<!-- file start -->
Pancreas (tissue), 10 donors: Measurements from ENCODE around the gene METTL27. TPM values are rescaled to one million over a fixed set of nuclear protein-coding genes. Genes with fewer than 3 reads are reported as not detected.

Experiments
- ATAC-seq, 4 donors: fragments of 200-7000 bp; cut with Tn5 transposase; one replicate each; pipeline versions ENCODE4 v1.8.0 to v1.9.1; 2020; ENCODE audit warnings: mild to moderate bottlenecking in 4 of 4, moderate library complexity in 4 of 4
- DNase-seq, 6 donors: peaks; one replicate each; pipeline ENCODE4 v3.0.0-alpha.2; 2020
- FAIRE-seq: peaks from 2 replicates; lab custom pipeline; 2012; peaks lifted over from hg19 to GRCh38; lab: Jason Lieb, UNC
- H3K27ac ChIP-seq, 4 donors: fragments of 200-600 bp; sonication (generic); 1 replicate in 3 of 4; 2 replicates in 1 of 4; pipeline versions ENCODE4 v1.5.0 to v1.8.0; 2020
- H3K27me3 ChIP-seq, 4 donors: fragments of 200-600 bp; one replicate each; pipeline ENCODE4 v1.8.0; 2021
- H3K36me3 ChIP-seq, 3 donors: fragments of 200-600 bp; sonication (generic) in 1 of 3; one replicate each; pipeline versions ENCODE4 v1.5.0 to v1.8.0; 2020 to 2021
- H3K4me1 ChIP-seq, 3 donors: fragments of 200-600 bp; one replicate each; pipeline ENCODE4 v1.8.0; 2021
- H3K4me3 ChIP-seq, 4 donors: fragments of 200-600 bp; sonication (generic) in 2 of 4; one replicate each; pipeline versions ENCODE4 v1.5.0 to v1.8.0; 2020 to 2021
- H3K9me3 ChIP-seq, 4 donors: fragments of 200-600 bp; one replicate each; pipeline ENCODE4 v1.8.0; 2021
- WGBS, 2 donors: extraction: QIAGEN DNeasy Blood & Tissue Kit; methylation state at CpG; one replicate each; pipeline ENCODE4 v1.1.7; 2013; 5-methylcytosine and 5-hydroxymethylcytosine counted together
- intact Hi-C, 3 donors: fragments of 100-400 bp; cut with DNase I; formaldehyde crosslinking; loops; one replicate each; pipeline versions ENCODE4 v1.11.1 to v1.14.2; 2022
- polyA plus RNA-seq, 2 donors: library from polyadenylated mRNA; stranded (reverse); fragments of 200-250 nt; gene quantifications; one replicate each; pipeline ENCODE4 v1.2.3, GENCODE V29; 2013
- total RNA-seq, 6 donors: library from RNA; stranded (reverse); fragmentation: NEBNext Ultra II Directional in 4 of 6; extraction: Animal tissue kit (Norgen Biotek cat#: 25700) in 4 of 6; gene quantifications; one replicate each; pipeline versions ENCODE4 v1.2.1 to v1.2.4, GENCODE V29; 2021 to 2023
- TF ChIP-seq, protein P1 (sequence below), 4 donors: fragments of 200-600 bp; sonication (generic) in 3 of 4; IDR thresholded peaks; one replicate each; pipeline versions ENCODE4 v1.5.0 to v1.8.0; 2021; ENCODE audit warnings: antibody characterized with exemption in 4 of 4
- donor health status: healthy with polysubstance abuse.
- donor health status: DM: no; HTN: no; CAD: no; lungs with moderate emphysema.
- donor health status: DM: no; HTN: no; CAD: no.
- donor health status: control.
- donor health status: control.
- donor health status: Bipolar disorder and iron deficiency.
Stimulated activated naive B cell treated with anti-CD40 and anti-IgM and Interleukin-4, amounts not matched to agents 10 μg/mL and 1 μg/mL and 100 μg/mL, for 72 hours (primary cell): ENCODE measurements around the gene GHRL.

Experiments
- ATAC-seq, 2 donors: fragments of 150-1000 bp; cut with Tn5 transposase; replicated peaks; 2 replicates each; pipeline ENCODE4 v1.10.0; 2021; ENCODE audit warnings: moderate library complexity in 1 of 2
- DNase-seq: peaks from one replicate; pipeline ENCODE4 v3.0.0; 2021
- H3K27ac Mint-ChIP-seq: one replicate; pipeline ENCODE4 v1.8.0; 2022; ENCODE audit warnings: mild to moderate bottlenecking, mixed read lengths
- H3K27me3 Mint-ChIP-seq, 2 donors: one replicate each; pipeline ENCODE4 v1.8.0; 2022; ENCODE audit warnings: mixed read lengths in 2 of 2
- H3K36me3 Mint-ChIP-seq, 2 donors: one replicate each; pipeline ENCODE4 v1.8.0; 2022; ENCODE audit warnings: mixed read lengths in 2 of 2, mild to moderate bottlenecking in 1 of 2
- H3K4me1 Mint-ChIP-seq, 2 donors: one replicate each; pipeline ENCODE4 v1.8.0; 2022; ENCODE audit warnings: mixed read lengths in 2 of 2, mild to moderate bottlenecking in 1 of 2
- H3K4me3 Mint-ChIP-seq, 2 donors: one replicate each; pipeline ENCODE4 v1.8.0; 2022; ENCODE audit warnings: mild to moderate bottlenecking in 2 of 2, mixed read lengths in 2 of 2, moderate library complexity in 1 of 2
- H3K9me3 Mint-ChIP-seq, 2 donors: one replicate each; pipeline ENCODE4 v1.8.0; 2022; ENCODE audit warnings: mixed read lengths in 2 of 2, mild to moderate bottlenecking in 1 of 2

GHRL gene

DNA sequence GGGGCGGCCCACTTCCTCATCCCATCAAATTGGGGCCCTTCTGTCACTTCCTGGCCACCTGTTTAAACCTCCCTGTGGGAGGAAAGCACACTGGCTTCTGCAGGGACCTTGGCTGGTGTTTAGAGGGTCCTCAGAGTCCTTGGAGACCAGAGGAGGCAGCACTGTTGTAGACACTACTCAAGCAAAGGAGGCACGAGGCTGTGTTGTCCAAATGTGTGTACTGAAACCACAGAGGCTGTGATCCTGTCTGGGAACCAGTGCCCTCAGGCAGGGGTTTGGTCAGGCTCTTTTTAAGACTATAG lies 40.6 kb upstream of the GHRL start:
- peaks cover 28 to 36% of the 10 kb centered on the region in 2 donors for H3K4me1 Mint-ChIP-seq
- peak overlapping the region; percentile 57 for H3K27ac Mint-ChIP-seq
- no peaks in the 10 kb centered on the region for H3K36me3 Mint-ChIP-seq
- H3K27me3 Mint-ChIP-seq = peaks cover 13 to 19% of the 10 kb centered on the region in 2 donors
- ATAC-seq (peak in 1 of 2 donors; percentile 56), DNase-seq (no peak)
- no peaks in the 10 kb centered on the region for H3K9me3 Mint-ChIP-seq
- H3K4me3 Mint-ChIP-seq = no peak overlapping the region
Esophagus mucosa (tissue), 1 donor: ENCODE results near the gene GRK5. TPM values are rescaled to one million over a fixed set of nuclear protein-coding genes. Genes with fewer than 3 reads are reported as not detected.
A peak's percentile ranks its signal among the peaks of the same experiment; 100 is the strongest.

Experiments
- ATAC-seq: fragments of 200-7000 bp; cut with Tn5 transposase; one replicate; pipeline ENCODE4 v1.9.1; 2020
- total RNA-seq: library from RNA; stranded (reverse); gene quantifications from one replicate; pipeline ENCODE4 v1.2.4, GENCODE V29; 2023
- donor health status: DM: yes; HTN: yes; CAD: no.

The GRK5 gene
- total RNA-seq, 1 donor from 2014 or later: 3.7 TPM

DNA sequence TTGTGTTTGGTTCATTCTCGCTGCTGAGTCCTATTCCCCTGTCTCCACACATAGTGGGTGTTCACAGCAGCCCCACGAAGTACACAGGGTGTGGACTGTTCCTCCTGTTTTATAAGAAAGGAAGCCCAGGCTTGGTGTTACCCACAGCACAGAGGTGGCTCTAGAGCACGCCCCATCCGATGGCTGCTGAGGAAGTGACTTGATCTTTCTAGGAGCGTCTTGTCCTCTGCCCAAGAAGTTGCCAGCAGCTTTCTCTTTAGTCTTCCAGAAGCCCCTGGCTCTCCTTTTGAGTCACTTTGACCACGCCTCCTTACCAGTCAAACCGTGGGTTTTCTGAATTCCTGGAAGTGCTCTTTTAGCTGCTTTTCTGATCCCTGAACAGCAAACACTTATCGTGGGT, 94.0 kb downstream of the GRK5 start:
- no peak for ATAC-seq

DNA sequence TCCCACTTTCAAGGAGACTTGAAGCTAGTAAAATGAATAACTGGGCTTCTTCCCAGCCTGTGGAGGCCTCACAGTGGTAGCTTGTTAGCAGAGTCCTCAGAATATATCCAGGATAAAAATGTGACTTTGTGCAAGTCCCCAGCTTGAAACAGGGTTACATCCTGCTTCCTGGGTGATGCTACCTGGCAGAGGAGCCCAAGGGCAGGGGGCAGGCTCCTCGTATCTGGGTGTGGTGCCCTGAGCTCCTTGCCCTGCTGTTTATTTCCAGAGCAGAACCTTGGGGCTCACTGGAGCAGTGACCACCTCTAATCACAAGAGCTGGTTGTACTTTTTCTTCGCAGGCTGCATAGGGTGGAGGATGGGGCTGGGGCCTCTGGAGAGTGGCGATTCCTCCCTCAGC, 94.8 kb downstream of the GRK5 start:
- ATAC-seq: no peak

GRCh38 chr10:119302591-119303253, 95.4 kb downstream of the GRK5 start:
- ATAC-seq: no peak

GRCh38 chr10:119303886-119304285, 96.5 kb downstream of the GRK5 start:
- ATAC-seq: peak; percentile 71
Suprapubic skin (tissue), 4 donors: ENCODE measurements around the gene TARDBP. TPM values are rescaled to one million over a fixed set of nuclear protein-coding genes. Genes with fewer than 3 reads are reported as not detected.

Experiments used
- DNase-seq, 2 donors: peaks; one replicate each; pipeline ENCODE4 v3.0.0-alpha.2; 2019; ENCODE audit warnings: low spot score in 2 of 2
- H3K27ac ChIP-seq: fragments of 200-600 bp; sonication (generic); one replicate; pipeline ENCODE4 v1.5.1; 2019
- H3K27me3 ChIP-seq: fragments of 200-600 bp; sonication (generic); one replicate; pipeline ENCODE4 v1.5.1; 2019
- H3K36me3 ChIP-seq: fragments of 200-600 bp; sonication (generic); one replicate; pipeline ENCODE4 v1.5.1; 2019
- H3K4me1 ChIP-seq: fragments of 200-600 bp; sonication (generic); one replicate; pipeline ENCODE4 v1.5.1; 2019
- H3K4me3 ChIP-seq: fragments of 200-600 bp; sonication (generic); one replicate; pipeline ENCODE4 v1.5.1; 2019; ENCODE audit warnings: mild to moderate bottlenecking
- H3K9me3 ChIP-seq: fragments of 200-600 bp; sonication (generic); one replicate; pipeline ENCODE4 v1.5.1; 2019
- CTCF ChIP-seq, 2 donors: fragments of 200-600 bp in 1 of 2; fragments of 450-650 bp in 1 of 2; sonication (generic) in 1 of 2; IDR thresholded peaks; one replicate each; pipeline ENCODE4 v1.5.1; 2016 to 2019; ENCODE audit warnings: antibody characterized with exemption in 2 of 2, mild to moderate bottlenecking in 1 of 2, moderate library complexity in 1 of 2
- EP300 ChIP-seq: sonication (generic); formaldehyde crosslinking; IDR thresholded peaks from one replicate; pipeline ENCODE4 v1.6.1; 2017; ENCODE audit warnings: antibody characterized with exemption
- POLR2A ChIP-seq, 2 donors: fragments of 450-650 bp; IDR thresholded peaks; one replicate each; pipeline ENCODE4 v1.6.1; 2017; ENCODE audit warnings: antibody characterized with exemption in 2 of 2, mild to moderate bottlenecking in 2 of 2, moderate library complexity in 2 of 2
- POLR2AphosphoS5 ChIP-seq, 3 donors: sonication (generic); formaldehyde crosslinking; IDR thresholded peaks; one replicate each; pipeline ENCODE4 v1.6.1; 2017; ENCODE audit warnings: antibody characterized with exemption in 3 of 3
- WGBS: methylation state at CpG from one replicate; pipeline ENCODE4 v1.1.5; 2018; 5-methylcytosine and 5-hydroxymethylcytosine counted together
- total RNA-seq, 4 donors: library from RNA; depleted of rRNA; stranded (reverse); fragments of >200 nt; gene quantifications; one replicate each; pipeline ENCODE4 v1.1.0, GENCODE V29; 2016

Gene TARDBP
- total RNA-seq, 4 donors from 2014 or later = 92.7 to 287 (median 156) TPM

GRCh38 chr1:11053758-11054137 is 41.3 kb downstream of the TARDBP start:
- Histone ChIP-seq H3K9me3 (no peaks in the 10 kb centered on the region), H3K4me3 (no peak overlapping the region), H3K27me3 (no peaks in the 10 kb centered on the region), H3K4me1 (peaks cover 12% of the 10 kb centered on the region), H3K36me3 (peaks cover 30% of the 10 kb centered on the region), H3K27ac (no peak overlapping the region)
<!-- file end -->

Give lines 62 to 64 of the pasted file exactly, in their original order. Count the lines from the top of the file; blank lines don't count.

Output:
- H3K27me3 ChIP-seq: fragments of 200-600 bp; sonication (generic); one replicate; pipeline ENCODE4 v1.5.1; 2019
- H3K36me3 ChIP-seq: fragments of 200-600 bp; sonication (generic); one replicate; pipeline ENCODE4 v1.5.1; 2019
- H3K4me1 ChIP-seq: fragments of 200-600 bp; sonication (generic); one replicate; pipeline ENCODE4 v1.5.1; 2019